“What Do You Mean We Can’t Fire Our Guns”? and SCV Lights a Menorah

Looks like a group of Confederate reenactors were told by event organizers in Smithfield, Virginia that while they will be allowed to march in an upcoming parade, they will not be allowed to fire their weapons.  The reenactors decided that the only reasonable thing to do was to “secede” for reasons of authenticity.

In other news, the state of Georgia along with the Sons of Confederate Veterans, United Daughters of the Confederacy, the Children of the Confederacy, and the Georgia Civil War commission [Have I left anyone out?] are going to honor the state’s Jewish Confederates.  I just want to say that as a Jew this ceremony is long overdue.  It’s nice to know that the service and sacrifice of tens of thousands of  Jewish Confederates is finally being recognized.  Seriously though, has anyone taught these people how to make a good potato latke?

Searching for Black Confederates: The Civil War’s Most Persistent Myth

“Levin’s study is the first of its kind to blueprint and then debunk the mythology of enslaved African Americans who allegedly served voluntarily in behalf of the Confederacy.”–Journal of Southern History

Purchase your copy today!

12 comments… add one
  • Richard Dec 12, 2008 @ 19:11

    When I visited Pickets grave in Richmond I saw a monument that kind of took me by surprise. I have never heard anyone discuss Jews in the Confederate Army. http://www.rrphillips.com/Genealogy/HollyWood_Cemetery/slides/100_2746.html

    I like the custom of leaving a stone when you visit a loved ones grave. The first time I saw this was about a year ago in Arlington when our guide brought it to our attention. Its a custom that I have adopted when I visit my fathers grave.

    • Richard Dec 12, 2008 @ 19:21


      The link above is to an interesting tombstone. Does not have anything to do with the Civil War but I have never seen anything like it before.

      • Richard Phillips Dec 13, 2008 @ 18:48

        I took photos at the New Bern cemetery because my grandparents are buried there as well a other family members. Joseph Haskett, one of the 22 soldiers hung in Kinston by Pickett is buried here.

        Allen Eubanks, Lucinda Stanley, and their children are buried in this cemetery. Eubanks is a family I have researched. Allen purchased Lucinda to take care of his mother. They would live together until his death and she would be the executer of his will. Allen was a rich man in New Bern. Lucindas ancestry changes depending on what census you look at. She is called white, black, mulatto, and her death certificate says colored.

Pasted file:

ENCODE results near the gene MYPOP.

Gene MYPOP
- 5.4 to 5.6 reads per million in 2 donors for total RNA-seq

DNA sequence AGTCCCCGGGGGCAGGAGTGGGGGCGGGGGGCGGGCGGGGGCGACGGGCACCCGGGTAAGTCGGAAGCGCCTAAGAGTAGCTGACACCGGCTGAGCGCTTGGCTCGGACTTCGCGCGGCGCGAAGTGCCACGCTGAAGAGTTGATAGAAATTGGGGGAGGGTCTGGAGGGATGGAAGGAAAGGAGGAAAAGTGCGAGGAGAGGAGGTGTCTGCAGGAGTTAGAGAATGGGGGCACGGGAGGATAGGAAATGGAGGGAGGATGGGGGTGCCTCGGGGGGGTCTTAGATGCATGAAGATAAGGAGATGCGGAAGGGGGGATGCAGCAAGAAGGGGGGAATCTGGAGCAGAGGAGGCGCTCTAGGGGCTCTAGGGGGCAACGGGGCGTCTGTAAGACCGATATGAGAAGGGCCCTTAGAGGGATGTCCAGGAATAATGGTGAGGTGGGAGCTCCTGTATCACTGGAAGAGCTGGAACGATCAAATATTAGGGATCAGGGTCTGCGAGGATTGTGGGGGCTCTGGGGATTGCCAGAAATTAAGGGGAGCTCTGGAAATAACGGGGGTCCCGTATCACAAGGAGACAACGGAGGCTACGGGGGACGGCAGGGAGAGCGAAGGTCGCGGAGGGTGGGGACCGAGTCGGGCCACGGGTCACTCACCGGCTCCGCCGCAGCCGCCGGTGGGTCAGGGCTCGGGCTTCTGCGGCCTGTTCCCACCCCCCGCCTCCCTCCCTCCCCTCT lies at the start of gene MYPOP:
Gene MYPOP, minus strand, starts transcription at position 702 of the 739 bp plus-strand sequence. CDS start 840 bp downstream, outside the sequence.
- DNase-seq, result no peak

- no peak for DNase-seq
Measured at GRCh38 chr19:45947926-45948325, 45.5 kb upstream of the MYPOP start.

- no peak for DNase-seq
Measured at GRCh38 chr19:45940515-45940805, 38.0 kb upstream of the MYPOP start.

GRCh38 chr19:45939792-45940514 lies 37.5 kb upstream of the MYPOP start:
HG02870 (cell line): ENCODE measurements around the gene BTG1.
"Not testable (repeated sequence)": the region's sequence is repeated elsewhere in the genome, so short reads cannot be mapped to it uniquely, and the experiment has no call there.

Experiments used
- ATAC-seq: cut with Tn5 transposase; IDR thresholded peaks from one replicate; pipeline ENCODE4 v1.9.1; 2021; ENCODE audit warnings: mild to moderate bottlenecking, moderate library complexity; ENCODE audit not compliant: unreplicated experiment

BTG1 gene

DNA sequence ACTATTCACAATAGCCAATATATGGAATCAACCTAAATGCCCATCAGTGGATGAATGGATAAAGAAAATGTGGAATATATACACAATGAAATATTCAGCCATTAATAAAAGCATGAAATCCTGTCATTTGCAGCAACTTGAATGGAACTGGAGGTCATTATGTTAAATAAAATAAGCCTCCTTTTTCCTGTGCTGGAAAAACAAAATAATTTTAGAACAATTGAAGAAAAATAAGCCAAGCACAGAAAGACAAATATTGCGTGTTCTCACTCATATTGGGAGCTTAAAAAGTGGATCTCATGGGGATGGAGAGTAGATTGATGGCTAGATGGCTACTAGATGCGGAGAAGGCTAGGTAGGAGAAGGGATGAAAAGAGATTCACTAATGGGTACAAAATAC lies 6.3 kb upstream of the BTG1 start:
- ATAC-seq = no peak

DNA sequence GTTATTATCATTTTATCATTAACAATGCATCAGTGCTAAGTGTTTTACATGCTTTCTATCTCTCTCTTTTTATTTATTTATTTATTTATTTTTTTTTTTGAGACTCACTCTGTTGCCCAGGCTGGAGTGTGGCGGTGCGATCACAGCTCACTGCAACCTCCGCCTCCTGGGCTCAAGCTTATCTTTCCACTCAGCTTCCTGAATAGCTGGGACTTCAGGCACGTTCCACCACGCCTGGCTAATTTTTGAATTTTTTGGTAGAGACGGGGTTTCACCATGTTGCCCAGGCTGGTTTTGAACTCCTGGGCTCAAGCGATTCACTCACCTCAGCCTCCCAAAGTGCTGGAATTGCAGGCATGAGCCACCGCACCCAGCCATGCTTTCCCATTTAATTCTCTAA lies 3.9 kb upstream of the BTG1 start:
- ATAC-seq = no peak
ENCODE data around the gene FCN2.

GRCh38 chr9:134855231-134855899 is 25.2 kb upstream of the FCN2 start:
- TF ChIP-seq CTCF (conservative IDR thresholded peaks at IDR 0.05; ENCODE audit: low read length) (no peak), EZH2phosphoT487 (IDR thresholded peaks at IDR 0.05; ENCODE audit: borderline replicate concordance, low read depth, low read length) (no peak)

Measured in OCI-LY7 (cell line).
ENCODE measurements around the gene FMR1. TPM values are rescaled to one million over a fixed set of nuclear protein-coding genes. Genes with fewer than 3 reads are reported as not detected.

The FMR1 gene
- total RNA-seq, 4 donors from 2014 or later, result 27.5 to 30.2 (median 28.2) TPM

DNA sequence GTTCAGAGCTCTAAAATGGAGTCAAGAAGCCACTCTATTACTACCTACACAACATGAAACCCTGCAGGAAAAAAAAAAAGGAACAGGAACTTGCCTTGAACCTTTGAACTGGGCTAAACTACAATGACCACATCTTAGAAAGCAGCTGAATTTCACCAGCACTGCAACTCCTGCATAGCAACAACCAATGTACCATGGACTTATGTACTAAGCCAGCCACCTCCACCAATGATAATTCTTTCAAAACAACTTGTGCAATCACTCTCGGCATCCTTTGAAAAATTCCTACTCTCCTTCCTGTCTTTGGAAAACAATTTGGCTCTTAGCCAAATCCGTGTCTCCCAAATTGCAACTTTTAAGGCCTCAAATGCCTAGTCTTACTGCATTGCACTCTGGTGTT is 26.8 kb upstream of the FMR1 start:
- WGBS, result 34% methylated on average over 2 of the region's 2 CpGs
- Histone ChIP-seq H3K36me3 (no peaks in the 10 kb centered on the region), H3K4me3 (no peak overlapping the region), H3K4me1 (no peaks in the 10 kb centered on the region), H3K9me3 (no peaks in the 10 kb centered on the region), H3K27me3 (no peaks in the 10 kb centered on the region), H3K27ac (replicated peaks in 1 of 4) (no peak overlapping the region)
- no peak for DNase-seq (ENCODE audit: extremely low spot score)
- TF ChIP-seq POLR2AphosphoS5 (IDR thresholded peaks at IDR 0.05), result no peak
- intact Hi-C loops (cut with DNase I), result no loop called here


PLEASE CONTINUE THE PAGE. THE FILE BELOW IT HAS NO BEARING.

Allen and Lucinda lived together and their children went to school. I do not suggest that this is the norm in the south but their appears to have been a substantial mixed race population in New Bern before the Civil War. John Carruthers Stanley was a mixed race man who owned slaves and plantations. Usually when you see a free black with slaves they are family members but John Stanley owned 160 slaves. Again this is not the norm but an aberation but its intersting. I should also note that these mixed race people were not running to join the Confederate Army but they did join the Union Army. Former slaves formed a community called James City across the water from New Bern. My direct ancestor, Edward Phillips was their in 1900. He had served in the Union Army from NC. I never figured out what Edward is doing in James City for 10 years. He is just about the only white man their. There has got to be a story there.

    • Kevin Levin Dec 13, 2008 @ 2:13

      I would love to know who is responsible for this marker. Thanks for the link.

  • Tom Clemens Dec 12, 2008 @ 17:59

    Proof of the old aphroism that you can get a Confederate reeenactor to go anywhere as long as he can fire his musket.
    And a Federal reenactor is happy as long as he can criticize any and all aspects of the whole event.

    I say this as someone who has reenacted both sides for 30 years, so don’t anyone get their knickers in a knot. 🙂

    • Robert Moore Dec 13, 2008 @ 9:08


      That’s an interesting observation about Federal reenactors. It sounds not too far from how modern sailors are. A “bitching sailor” is a happy sailor.

      Robert Moore

  • Kevin Levin Dec 12, 2008 @ 17:50

    Actually Logan, I was laughing at both of these stories. In reference to the latter, there may have been as many as 2,000 Jewish Confederates. Why there is a need to honor their service is beyond me.

    • Logan Spangler Dec 14, 2008 @ 7:20

      Ah, so that is why it seemed somewhat odd. I was asking myself, “Tens of thousands of Jewish Confederates?” For an army limited in numbers to begin with thats an awful lot of Jews haha. But I am confused-I thought you wrote that from something you read?

  • Logan Spangler Dec 12, 2008 @ 15:50

    What?? Why couldn’t the reenactors fire their weapons? Thats the best part! I

    • Logan Spangler Dec 12, 2008 @ 15:55

      I agree with you on the Jewish commemoration. I had no idea that Judaism was that prevalent in that time period. Though I am not myself Jewish, I still believe there is respect due to Jewish soldiers–to both sides.

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